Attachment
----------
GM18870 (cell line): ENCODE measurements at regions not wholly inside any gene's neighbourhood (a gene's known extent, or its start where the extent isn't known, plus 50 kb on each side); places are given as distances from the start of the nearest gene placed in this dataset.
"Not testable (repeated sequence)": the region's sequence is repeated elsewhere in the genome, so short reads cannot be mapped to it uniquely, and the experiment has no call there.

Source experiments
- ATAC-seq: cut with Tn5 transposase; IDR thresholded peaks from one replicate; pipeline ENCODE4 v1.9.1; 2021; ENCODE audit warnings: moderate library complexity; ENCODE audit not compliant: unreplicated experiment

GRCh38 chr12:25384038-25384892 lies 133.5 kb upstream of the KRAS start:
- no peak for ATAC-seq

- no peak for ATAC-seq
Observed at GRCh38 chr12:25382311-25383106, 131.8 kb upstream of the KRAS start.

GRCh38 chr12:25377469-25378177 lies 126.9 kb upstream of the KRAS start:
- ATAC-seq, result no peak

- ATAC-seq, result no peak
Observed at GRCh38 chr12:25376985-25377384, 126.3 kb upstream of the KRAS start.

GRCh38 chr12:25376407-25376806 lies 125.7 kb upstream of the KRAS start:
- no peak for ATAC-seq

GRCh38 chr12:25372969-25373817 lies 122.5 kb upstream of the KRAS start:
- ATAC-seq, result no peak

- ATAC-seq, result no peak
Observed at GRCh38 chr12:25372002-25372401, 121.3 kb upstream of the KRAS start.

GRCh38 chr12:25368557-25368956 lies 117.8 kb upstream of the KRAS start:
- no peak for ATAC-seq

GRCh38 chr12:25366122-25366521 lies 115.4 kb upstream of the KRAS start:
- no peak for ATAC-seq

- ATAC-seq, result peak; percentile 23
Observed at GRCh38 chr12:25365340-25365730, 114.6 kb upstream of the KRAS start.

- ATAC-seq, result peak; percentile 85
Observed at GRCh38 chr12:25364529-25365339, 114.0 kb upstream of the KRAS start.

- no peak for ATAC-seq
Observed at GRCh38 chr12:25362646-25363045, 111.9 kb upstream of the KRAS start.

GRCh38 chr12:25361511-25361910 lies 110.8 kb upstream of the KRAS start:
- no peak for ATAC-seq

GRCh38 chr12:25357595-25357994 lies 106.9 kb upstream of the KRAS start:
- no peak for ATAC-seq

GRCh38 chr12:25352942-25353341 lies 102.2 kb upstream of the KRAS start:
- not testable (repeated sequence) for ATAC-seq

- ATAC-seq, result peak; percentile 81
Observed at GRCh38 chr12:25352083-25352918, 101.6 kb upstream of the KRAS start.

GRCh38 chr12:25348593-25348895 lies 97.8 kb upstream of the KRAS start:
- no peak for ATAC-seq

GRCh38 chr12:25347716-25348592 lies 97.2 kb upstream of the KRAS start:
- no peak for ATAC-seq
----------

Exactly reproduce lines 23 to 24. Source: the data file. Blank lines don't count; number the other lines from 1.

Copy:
- ATAC-seq, result peak; percentile 23
Observed at GRCh38 chr12:25365340-25365730, 114.6 kb upstream of the KRAS start.